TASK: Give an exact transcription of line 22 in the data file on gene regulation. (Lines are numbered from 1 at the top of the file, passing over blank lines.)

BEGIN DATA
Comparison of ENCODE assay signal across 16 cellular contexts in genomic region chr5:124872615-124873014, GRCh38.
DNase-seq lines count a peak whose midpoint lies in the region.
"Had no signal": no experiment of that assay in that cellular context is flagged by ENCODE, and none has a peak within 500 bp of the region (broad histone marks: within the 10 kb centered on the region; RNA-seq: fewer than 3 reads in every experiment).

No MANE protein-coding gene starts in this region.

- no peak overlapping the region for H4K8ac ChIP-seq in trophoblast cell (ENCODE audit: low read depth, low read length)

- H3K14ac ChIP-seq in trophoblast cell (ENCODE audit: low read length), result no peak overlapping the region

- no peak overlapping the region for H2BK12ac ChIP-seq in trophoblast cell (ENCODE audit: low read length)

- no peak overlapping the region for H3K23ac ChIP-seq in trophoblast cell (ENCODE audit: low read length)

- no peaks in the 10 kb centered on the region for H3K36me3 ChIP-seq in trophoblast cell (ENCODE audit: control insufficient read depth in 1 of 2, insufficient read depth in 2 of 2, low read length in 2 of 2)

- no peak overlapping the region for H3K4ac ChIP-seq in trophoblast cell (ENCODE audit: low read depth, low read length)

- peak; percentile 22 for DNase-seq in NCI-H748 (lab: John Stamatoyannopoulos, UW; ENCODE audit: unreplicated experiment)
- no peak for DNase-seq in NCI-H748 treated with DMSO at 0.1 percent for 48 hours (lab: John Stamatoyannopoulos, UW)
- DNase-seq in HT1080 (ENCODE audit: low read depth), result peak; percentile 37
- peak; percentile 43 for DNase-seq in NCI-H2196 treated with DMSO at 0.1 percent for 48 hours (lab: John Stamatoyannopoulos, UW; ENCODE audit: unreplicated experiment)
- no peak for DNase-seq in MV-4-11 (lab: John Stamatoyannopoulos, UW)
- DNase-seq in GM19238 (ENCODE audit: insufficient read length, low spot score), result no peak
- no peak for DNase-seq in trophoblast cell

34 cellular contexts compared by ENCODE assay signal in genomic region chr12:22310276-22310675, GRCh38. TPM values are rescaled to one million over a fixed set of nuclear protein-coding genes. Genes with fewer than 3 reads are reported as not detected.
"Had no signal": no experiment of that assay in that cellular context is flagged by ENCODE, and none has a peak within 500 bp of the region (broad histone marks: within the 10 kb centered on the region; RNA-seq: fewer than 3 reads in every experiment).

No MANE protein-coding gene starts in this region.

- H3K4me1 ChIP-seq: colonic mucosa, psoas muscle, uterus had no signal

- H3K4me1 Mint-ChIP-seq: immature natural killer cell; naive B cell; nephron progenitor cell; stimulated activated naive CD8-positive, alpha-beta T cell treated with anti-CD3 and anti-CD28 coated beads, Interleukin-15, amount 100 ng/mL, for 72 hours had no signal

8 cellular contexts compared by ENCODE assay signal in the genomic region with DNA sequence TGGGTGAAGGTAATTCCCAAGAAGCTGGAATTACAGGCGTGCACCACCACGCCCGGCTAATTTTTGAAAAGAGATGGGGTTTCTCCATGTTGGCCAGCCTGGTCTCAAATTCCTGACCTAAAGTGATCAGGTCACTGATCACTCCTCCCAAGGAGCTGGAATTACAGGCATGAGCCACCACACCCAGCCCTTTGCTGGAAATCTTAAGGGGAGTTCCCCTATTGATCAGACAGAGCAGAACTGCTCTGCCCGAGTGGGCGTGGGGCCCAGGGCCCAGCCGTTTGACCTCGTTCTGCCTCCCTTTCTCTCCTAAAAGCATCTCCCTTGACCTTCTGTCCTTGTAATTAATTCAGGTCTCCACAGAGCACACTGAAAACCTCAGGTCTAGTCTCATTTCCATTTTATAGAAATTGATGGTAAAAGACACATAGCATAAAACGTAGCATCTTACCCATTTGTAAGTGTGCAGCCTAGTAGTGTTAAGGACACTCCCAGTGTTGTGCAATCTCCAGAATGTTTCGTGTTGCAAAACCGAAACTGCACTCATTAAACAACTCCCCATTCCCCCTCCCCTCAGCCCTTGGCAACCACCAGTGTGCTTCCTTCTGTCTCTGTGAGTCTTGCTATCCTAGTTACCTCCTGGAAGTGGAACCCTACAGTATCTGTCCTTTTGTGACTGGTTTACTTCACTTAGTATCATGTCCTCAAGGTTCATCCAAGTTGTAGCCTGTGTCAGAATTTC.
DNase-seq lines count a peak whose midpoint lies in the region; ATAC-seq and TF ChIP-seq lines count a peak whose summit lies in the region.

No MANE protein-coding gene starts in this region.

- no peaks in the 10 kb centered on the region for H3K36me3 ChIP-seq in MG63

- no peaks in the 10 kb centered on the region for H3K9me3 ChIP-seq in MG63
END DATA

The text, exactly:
- H3K4me1 Mint-ChIP-seq: immature natural killer cell; naive B cell; nephron progenitor cell; stimulated activated naive CD8-positive, alpha-beta T cell treated with anti-CD3 and anti-CD28 coated beads, Interleukin-15, amount 100 ng/mL, for 72 hours had no signal